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Raptor ID by Behavior of other Birds?


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12 Nov 2020 Baldwin co AL

From a great distance, I saw a large raptor fly into the midstorey of a fairly leafless tree.  The bird's coloring was a mix of splotchy brown & light.  My first thought was immature Bald Eagle, but it could easily have been a Buteo sp., as It was hard to ascertain its size.  He was definitely a large & sturdy fellow.   The thing that struck me most was that the tree top was loaded with EUST & they did not even budge.  So I'm fairly certain it was not Mr. (or Mrs.) Cooper.  

Edited by floraphile
typo
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Don’t think we’ll be able to ID the raptor as most are brown and splotchy 😁 Though, a bald eagle would appear much larger than starlings and should be ID’able from quite a distance. 
Any chance this was an Osprey? Osprey mainly feed on fish and I would suspect they’re not much of a threat to starlings. 
 

To go off on an aside as this reminded me of a study, you can somewhat estimate the size or threat of an unseen predator based on how many ‘dees’ a chickadee adds after its “Chick-a-dee-dee” call. Numerous studies have found significant results that the more the predator is a threat to the chickadee (smaller birds like Merlins, Pygmy owls etc) the more ‘dees’ will result in its alarm call. Similarly, less ‘dees’ mean less of a threat and would be used for predators such as an eagle or maybe even a coyote that wouldn’t go after a chickadee. 

I have a photo of a Cooper’s hawk and a ECDO in the same frame about 20 feet apart and have seen multiple times ECDO do absolutely nothing in the presence of a Merlin as swallows and other birds go crazy.  Not sure if they were being cocky or if that they saw the raptors and deemed them not a threat as they lost the element of surprise. 
Anyways, whatever the bird was, the starlings deemed it not a threat to them so it might be reasonable to rule out a few species, but who knows. 

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  • 2 weeks later...

My guess is red-shouldered. Here in Central TX they hunt behind my home regularly. When one, or a mated pair, come in my feeder birds: cardinals, sparrows, finches, WWDO, MODO, starlings, etc. just go about what they were doing before arrival. A coop of sharpie? Scatter city, except, maybe, on occasion, a WWDO will just sit still, mid-city tree, and the accipiter misses it. Dumb dove or dumb raptor?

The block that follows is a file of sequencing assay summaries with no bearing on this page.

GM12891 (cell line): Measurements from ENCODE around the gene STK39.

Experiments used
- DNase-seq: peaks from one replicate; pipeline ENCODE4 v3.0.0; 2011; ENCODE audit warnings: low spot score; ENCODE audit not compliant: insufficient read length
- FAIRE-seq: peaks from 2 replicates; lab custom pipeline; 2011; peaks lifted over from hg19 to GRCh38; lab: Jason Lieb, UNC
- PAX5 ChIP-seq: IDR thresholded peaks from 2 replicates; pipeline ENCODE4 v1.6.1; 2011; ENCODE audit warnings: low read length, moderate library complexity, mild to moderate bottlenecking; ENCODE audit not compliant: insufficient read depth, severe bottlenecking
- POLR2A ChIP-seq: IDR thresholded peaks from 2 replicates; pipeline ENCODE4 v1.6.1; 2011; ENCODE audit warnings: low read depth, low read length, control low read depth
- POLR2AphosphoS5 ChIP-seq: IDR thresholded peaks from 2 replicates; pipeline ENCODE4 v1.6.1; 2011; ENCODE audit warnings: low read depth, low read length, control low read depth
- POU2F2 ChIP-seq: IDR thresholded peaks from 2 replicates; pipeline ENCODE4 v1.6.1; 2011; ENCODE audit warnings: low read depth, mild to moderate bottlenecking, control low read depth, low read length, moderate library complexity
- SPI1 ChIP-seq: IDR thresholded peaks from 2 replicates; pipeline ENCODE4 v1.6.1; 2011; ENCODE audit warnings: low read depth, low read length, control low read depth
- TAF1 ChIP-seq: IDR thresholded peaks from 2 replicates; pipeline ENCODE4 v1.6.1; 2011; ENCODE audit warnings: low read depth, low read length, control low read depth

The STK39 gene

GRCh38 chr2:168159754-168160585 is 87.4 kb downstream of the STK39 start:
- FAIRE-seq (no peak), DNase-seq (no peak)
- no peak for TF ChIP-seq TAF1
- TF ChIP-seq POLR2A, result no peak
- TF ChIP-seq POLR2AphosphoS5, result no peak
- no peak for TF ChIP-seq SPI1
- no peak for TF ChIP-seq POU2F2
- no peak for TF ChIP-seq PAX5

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Correct me if I'm wrong, but don't buteo's not hunt wild birds? I mean, I wouldn't be surprised if a hungry red-tail decided to pluck a chicken from someone's yard, but I think only accipters, falcons, owls, and eagles will hunt other birds. So, if your bird was a buteo, maybe the other birds recognize it as not being a threat? Talk about birding under pressure!

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8 minutes ago, Avery said:

Correct me if I'm wrong, but don't buteo's not hunt wild birds? I mean, I wouldn't be surprised if a hungry red-tail decided to pluck a chicken from someone's yard, but I think only accipters, falcons, owls, and eagles will hunt other birds. So, if your bird was a buteo, maybe the other birds recognize it as not being a threat? Talk about birding under pressure!

I'm told by many others that red-shouldereds prey on birds often in many parts of the US. I've not seen such here in Central TX. Don't know about AL. I have seen red-tailed take a dove on the ground.

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I generally think of Buteos and Aquila Eagles (Golden Eagle) as mammal specialists. While I think of Falcons and Accipiters as bird specialists. 
 

That being said, there are definitely exceptions - these are not really rules, but more general guidelines. For example Broad-winged Hawks (buteos) will also eat snakes and birds, and Northern Goshawks (accipiters) eat Snowshoe Hares. 

Also I often see birds freak out when a Turkey Vultures flies over.

So I don’t think it’s very safe to ID a raptor based on the reaction of prey items. It’s an interesting point though and definitely worth paying attention to, and could be informative to an extent, just not really enough to confirm an otherwise unidentified bird.

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I’ve seen many instances as well, where smaller birds attack much larger raptors than that of which would pay any attention to them. Or at least are bothered by their presence. 
Crows, ravens, blackbirds, magpies, and swallows I’ve seen all go after buteos. Chickadees will mob a great horned owl, and I’ve seen some small birds go after eagles. 

Either way, maybe birds have evolved to detect the traits typically associated with and shared between birds of prey and thus recognize them as potentially dangerous. So they’re just being safer than sorry? Maybe in the same way as we know a coyote probably won’t kill us, but if we see one we generally try to avoid it or scare it off. 
Not sure.

Still don’t know what those starlings were doing though! 

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